2002 Fleer

As I've kind of hinted at already, one of the things I enjoyed most about this guy's packs was that he had loads of the lesser-remembered editions of famous brands.

When I think of Fleer, I think of classic designs like 1981, '84, '88, and so on. I almost never think of 2002, and it takes a while for me to even be able to conjure up the look of it in my head. Most would agree that it wasn't one of Fleer's better efforts, though the backs do provide some interesting factoids.

But as oxymoronic as it might sound, it's even more fun to open cards from the forgotten years of famous brands, because when am I ever going to see another pack of 2002 Fleer again?!




2002 Upper Deck & 2003 Upper Deck

In keeping with the forgotten-years-of-big-brands theme, I probably see cards from these two sets less often than any other years of Upper Deck (especially '02).




2003 Upper Deck MVP & 2003 Upper Deck Honor Roll

A single pack each of Upper Deck brands nobody remembers -- and god why does it seem like an eternity since Adam Dunn played for the Reds?




2003 Fleer Platinum

This pack provided the most unexpected fun of the box: I couldn't even remember what they looked like prior to last week.

Platinum was among the thousands of offshoot brands Fleer launched during its dying days, but unlike most of the others, this one is actually a whole lot of fun -- as sets based off of obscure oddball designs tend to be.

The big bonus was the Jermaine Dye, a hit for my throwback mini-collection which I'd never seen before.




2003 Upper Deck 40-Man

This was probably the most anticipated pack of the lot: 40-Man was Upper Deck's shot at creating a huge base-oriented Topps Total-esque set.

The brand flamed out after just two years -- largely due to its $2.99-per-pack tag which couldn't hold a candle to Total's 99-cent price point (I don't think I ever opened a pack of 40-Man in my youth). Like Total, however, the set does feature its share of backups and benchwarmers which didn't get many moments in the cardboard sun.

Sadly, I didn't pull any of those obscure heroes from my lone pack of 40-Man, but it was a blast nonetheless.




2003 Donruss Team Heroes

I have to say that the two packs of 2003 Donruss Team Heroes were the most fun to open out of any from my build-a-box, and talk about cards you never, ever see these days.

This was, to a lesser extent, Donruss's attempt at a Topps Total or 40-Man set. It doesn't feature quite as many cards, but the obscure names are still there, such as then-unknown rookies Orlando Hudson and Oliver Perez.

Team Heroes does have something Total and 40-Man don't, however: legends -- often themselves fairly ignored in terms of cardboard recognition (Harold Reynolds?!).




After the dust had settled, Team Heroes provided me with what was my single favorite pull of my custom box in the form of a beautiful new Ronnie for my binders.

For me, though, these packs weren't so much about pulling cards I actually needed as much as they were about enjoying the sheer experience of it all. As has become the refrain throughout this post, you just never singles from these sets anywhere -- forget unopened packs of them.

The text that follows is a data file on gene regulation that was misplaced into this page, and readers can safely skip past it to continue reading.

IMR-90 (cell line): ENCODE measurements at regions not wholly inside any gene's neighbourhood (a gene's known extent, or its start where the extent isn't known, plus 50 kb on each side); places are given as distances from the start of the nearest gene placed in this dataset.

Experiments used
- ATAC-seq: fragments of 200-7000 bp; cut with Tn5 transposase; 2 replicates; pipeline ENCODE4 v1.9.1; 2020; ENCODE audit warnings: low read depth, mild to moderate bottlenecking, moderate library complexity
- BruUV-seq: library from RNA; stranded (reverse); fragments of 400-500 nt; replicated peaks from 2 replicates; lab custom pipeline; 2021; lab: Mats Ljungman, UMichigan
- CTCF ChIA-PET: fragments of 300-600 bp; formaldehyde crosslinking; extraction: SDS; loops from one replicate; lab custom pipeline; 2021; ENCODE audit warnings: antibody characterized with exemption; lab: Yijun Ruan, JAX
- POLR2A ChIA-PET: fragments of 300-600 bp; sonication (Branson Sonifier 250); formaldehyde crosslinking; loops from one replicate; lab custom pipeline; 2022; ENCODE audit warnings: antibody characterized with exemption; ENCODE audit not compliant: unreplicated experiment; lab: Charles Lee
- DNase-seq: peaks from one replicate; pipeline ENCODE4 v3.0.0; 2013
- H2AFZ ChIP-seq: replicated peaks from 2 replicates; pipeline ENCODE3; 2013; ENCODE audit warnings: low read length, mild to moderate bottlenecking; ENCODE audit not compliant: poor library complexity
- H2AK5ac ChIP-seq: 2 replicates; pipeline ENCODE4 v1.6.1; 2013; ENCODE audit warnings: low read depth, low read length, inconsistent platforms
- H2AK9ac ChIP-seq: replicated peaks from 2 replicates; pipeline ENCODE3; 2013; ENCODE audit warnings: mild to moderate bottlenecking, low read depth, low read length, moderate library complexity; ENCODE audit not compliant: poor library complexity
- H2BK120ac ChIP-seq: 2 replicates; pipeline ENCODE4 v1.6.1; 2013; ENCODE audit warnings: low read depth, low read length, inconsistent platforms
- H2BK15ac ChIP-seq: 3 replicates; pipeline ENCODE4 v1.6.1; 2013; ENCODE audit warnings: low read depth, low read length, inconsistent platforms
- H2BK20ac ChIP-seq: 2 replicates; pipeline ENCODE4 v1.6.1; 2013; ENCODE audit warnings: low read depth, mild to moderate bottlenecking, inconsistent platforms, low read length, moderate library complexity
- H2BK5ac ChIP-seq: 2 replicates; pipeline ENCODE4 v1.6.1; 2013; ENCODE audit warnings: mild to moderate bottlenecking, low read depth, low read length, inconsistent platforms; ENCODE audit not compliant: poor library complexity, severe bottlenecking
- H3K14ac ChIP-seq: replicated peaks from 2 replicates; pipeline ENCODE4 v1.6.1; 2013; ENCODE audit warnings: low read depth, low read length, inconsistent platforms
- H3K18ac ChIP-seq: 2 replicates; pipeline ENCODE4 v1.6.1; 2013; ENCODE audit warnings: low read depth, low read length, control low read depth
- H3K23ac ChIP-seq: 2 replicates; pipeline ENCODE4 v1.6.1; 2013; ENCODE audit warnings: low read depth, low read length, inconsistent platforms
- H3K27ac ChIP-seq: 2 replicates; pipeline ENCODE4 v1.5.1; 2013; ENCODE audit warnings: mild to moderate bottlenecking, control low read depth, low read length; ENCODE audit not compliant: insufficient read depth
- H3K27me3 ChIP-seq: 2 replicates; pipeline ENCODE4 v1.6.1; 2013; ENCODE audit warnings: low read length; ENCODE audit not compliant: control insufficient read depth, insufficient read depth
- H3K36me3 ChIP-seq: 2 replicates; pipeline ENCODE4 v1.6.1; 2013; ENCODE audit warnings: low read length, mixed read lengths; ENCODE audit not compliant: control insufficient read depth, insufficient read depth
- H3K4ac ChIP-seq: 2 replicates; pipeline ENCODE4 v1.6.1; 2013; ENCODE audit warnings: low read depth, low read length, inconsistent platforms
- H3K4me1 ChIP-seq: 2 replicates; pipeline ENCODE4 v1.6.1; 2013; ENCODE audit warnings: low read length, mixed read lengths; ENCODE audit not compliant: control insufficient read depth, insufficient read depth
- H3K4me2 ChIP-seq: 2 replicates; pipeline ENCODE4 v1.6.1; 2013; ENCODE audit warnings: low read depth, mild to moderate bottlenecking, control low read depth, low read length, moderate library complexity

Better yet, most of these brands were released right in the heart of my card-collecting childhood, but I doubt I opened very much (if any) of them at the time. So, in a way, this custom-made box was a way to relive a part of my youth I never got to live in the first place.

And by the way, I did end up making it to work on time after all.

Not that I much cared after all this.

8 comments:

Mike said...

My fave are those Fleer Greats Of The Game...they look like 70s cards!!

P-town Tom said...

Wow! 3 for buck?!? Craziness! I would snagged all the Team Heroes and Greats of the Game packs for sure. Those types of sets are always something I look forward to building. Nice find!

Tony Burbs said...

A team set of those 2003 Donruss Team Heroes Cubs were the cards that got me back into baseball card collecting after a few years away for NASCAR. Thus, I'll always have a special place in my heart for that set, especially that phenomenal spring training shot of Ronnie.

Seems like that's a flea market that I really oughta hit one of these days.

shoeboxlegends said...

Nice group for sure, that was an enjoyable post! I think I read somewhere that 2002 Fleer has that patriotic design due to it being their first post-9/11 flagship release.

Dennis said...

Well color me jealous, that looks like it was a blast! Lots of my favorite brands in there too--I probably would have run to the ATM for more cash if I needed it to buy those up!

Fuji said...

Awesome. Even on my tight budget... I want to build-a-box the next time I walk around the flea market.

Once a Cub said...

Nice pickups!

That Randy Johnson and subsequent search for its card number led me to discover 5 Randy Johnson cards just from 2002 Upper Deck with an ivy backdrop. All with different photos used, too!

John Miller said...

awesome find!